The ‘great dying’: rapid warming caused largest extinction event ever

The ‘great dying’: rapid warming caused largest extinction event ever

SOURCE: The Guardian DATE: December 6, 2018 SNIP: Rapid global warming caused the largest extinction event in the Earth’s history, which wiped out the vast majority of marine and terrestrial animals on the planet, scientists have found. The Permian mass extinction, known as the “great dying”, occurred around 252m years ago and marked the end of the Permian geologic period. The study of sediments and fossilized creatures show the event was the single greatest calamity ever to befall life on Earth, eclipsing even the extinction of the dinosaurs 65m years ago. Up to 96% of all marine species perished while more than two-thirds of terrestrial species disappeared. The cataclysm was so severe it wiped out most of the planet’s trees, insects, plants, lizards and even microbes. The great dying event, which occurred over an uncertain timeframe of possibly hundreds of years, saw Earth’s temperatures increase by around 10C (18F). Oceans lost around 80% of their oxygen, with parts of the seafloor becoming completely oxygen-free. Scientists believe this warming was caused by a huge spike in greenhouse gas emissions, potentially caused by volcanic activity. “It does terrify me to think we are on a trajectory similar to the Permian because we really don’t want to be on that trajectory,” Stanford University scientist Jonathan Payne said. “It doesn’t look like we will warm by around 10C and we haven’t lost that amount of biodiversity yet. But even getting halfway there would be something to be very concerned about. The magnitude of change we are currently experiencing is fairly large.” Curtis Deutsch, an oceanography expert at University of Washington said: “We are...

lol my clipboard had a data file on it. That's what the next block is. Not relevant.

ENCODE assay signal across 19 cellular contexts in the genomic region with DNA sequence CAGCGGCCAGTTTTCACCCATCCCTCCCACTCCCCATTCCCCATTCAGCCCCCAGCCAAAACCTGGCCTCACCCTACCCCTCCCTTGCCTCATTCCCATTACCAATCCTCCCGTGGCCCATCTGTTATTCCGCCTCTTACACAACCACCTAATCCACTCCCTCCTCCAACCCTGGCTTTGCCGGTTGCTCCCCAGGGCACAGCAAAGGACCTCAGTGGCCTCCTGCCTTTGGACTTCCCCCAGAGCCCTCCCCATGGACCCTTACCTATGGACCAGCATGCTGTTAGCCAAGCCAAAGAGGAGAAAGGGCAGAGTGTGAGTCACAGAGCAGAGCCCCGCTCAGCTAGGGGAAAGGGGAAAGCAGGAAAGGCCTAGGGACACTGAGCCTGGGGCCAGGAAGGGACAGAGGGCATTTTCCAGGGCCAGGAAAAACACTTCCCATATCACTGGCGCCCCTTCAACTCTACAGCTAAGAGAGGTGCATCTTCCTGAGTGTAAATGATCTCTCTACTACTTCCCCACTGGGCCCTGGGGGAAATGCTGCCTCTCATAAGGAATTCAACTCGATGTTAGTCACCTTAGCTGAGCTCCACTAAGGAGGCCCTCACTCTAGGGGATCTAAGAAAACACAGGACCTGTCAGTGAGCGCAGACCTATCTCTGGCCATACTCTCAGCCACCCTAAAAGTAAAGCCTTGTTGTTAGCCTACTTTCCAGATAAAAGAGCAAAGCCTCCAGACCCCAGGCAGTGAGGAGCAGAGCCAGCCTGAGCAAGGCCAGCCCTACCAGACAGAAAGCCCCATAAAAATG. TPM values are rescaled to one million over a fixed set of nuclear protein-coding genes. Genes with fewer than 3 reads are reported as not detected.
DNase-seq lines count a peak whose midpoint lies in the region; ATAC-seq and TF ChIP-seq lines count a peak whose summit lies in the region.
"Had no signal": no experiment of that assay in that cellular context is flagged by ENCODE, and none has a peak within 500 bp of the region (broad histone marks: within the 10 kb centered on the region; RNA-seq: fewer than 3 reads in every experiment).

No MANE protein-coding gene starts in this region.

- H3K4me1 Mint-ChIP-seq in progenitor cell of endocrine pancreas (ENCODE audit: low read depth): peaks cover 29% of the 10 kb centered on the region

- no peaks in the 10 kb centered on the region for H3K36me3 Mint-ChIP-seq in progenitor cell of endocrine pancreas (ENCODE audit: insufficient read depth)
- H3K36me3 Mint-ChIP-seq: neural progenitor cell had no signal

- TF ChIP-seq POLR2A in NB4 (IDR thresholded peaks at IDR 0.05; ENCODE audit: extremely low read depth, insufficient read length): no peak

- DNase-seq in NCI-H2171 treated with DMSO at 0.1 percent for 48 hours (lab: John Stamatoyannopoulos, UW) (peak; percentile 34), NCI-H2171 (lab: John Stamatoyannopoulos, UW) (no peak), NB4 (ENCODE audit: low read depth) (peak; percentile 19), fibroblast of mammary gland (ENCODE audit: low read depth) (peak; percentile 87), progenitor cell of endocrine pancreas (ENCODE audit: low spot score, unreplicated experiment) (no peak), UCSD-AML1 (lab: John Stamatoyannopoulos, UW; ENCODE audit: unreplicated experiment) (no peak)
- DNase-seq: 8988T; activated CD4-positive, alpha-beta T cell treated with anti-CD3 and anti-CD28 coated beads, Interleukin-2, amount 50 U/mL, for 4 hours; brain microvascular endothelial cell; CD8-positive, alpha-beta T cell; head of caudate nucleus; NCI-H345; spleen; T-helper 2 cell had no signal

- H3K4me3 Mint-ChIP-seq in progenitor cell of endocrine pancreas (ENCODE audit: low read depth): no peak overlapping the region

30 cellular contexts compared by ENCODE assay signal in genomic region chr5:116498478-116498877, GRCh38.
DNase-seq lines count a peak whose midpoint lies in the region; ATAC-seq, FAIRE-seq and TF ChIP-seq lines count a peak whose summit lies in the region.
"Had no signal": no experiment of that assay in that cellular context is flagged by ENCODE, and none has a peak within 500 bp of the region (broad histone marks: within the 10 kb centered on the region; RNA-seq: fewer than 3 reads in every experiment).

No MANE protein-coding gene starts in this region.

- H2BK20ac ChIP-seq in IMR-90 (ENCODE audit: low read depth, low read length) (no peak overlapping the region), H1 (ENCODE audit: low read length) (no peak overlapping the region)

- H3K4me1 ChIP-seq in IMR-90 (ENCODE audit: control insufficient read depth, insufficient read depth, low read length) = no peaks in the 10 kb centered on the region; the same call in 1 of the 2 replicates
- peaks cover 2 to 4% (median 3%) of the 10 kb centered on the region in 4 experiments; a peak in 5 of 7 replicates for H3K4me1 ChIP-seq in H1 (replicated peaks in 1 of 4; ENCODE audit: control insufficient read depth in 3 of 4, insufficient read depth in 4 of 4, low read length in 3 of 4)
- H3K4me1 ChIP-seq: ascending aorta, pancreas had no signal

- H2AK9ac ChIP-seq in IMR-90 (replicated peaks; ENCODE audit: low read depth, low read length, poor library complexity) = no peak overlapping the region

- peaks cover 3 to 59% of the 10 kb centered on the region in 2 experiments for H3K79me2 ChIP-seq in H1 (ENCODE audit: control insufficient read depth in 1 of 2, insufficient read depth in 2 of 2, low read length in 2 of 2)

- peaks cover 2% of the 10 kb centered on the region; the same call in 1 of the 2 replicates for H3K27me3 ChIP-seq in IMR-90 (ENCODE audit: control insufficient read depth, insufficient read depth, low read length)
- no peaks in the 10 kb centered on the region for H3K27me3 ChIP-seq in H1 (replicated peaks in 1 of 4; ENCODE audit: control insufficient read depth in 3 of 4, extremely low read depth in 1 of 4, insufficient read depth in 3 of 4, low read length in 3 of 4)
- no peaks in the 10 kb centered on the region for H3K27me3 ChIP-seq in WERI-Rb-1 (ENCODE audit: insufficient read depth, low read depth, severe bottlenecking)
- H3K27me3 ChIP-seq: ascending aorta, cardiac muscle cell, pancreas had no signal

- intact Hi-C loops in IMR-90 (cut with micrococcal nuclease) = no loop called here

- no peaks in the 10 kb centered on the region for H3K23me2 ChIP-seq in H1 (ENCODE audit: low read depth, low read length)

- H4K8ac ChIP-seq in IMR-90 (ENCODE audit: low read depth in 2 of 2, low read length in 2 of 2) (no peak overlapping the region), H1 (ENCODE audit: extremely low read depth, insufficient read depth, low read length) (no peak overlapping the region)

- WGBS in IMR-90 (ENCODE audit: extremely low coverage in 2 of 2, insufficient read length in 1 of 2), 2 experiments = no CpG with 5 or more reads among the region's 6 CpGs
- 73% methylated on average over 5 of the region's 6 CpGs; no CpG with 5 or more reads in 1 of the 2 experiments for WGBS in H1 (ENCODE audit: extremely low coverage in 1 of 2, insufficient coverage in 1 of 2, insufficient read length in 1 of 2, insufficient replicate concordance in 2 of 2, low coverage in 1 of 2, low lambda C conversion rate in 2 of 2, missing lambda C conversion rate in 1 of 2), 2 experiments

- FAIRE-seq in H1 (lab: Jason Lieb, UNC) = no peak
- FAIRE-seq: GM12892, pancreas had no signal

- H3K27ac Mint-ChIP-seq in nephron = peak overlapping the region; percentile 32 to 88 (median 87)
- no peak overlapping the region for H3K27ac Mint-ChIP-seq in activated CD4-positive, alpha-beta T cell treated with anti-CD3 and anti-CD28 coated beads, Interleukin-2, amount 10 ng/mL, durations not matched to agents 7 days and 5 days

As North Sea Oil Wanes, Removing Abandoned Rigs Stirs Controversy

As North Sea Oil Wanes, Removing Abandoned Rigs Stirs Controversy

SOURCE: Yale E360 DATE: June 26, 2018 SNIP: Two decades ago, the North Sea was one of the world’s largest sources of oil, pumping up 6 million barrels a day. That figure is now down to 1.5 million barrels, and the industry is turning to the task of decommissioning the estimated 600 production platforms in the North Sea. The British sector alone contains 470 of them, along with roughly as many other offshore installations, plus 10,000 kilometers of pipelines and 5,000 wells. The British industry expects to carry out more than 200 decommissions between now and 2025. Many steel rigs will be cut off just below the seabed, and either dragged ashore in one piece or dismantled offshore. A handful of early giant concrete structures, which can weigh as much as 400,000 tons, may have to stay put because there is no way of moving them. The British industry estimates the final bill at $51 billion, though some analysts say it will be double that. Whatever the price, since decommissioning is tax deductible, the cost will be largely born by taxpayers. Are they getting value for their cleanup cash? Will the expenditure even be good for the environment? Some ecologists say no on both counts. [T]here has been a growing debate among marine scientists about whether the cleanup may sometimes do more harm than good. For during their lives of 30-40 years, many of the rigs have turned into valuable marine habitats, providing rare hard structures in a sea whose bed is mostly soft sand and mud. They are surrogate reefs, often occupied by rare species. Linked by ocean...